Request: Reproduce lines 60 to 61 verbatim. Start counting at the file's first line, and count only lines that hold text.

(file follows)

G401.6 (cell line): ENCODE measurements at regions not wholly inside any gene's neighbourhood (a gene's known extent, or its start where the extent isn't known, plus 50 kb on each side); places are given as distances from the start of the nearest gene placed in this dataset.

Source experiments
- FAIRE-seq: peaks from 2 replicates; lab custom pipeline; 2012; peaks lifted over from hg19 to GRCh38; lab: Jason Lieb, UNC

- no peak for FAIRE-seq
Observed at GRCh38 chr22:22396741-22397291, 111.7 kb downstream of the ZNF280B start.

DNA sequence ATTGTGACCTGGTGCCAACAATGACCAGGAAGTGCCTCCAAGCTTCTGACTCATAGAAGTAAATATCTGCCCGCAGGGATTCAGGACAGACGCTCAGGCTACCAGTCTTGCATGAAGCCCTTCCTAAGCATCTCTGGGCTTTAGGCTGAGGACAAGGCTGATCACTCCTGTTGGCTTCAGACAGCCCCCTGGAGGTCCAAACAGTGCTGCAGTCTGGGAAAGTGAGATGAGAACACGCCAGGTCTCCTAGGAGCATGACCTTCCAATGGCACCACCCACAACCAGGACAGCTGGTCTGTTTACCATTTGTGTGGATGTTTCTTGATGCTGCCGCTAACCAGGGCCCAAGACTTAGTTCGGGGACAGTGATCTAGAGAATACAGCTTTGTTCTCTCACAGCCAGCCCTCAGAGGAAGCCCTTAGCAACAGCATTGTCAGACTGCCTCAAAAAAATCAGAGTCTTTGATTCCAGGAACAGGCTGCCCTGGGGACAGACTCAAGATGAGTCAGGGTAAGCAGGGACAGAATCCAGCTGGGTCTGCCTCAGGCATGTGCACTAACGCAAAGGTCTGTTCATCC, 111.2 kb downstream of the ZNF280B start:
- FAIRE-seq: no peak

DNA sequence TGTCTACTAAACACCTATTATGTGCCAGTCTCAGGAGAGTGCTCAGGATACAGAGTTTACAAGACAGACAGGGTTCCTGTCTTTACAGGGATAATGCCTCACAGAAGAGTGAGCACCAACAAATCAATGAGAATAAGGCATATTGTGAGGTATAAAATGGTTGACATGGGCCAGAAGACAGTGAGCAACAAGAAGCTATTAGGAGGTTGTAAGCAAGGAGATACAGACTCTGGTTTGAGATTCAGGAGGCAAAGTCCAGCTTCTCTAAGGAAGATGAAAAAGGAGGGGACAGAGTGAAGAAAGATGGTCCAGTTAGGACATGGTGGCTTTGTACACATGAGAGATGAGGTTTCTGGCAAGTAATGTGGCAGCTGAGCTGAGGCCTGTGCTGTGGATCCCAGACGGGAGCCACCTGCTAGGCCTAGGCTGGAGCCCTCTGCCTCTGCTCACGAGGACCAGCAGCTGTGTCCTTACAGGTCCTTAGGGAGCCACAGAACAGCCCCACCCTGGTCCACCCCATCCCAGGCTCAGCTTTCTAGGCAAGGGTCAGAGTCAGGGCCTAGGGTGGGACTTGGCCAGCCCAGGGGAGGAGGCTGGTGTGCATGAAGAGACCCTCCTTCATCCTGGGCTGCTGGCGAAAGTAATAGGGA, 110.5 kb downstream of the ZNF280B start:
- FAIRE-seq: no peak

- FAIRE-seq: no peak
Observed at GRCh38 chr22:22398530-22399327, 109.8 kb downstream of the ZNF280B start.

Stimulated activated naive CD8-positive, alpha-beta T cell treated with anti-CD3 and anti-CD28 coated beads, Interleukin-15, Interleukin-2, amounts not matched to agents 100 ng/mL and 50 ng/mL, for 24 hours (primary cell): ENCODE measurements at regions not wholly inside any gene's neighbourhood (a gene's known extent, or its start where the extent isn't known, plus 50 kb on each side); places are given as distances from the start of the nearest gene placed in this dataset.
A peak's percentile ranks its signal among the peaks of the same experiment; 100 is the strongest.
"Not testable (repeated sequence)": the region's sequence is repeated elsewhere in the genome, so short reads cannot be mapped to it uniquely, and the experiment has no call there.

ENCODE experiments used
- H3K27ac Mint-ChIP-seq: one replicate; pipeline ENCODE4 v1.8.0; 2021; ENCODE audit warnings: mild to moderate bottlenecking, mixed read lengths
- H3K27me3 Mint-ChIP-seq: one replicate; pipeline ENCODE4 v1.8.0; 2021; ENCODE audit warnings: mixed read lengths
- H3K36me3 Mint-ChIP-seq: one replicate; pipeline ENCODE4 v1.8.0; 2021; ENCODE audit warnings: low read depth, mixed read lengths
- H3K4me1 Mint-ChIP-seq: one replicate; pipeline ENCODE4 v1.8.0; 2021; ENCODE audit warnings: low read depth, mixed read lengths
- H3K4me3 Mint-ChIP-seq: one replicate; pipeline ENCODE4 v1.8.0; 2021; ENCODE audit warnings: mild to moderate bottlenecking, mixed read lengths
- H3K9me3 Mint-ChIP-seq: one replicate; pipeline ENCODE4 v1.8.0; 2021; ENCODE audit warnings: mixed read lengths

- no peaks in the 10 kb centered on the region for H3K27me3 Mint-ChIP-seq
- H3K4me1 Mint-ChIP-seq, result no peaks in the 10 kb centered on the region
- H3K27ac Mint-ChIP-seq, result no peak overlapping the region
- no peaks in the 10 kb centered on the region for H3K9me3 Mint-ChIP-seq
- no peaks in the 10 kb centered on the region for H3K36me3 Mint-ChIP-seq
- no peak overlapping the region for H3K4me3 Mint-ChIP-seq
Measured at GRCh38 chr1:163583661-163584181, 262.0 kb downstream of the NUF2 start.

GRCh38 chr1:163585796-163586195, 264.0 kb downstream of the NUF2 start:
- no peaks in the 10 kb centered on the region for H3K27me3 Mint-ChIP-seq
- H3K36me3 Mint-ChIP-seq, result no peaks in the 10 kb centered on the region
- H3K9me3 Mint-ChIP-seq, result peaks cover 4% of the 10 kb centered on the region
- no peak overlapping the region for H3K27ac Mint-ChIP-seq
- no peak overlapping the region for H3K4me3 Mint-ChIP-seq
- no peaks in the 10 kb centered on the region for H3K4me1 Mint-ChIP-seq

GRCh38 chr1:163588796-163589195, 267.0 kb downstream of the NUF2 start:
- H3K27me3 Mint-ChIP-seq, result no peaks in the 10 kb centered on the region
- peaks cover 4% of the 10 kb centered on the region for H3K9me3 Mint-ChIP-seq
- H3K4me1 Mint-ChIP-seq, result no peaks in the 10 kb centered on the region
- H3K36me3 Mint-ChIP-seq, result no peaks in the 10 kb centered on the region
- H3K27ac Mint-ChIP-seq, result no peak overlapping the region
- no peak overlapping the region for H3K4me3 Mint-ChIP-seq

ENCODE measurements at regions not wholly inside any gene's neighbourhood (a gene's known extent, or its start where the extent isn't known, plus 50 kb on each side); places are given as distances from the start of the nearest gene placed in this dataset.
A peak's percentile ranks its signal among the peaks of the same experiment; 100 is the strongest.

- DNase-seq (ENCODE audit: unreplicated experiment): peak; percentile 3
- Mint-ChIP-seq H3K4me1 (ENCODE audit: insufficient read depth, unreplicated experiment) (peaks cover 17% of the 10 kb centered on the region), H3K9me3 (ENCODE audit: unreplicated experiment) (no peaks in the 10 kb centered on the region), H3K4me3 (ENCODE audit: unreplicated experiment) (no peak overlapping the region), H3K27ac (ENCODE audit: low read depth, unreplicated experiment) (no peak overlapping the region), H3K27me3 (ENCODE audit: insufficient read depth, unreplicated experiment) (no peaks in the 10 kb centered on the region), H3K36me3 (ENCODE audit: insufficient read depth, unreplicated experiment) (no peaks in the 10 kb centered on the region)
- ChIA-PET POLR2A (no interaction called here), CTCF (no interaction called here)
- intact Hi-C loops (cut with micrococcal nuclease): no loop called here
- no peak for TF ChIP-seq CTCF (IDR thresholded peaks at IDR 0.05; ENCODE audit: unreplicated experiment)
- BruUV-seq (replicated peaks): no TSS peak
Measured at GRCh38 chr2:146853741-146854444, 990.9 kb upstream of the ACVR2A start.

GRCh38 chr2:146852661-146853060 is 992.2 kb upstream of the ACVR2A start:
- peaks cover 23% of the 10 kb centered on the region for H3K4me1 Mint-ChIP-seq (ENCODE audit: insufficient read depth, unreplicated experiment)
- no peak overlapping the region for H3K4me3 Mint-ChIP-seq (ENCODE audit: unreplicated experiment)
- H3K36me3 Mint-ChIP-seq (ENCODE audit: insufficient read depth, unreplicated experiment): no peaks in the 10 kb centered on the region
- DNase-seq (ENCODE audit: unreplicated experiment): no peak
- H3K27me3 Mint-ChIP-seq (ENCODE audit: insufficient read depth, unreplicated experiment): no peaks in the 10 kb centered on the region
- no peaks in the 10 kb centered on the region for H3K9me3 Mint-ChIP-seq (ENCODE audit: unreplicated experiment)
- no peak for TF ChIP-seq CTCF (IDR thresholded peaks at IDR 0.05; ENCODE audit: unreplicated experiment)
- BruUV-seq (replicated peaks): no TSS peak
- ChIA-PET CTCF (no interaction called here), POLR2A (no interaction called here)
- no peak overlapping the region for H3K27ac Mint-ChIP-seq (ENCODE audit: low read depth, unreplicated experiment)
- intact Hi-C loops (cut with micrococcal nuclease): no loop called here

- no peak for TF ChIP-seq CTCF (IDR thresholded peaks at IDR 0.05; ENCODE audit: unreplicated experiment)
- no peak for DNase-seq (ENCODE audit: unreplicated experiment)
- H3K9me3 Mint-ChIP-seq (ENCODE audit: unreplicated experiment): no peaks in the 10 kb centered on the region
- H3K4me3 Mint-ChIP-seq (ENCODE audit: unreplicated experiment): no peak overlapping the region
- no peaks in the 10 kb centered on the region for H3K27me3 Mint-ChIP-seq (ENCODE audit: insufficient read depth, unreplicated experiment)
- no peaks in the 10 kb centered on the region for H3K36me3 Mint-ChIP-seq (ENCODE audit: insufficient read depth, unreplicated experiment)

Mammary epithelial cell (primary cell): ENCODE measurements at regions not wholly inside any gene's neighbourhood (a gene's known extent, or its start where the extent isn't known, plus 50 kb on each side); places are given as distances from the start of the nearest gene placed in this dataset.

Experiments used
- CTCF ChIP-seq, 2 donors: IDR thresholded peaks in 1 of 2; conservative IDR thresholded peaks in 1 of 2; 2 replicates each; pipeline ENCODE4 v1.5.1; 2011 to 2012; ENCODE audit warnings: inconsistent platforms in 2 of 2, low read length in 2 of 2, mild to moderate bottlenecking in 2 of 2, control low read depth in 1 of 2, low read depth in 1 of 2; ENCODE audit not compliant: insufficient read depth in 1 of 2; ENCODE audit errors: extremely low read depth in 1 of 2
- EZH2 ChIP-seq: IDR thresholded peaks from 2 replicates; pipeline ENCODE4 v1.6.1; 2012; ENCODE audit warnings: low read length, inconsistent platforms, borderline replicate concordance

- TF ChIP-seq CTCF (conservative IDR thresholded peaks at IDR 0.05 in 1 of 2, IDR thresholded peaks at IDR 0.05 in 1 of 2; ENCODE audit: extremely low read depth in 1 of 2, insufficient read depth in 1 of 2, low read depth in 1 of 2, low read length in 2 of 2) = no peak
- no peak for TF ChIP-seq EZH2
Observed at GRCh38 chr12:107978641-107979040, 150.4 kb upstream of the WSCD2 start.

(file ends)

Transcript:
- BruUV-seq (replicated peaks): no TSS peak
- ChIA-PET CTCF (no interaction called here), POLR2A (no interaction called here)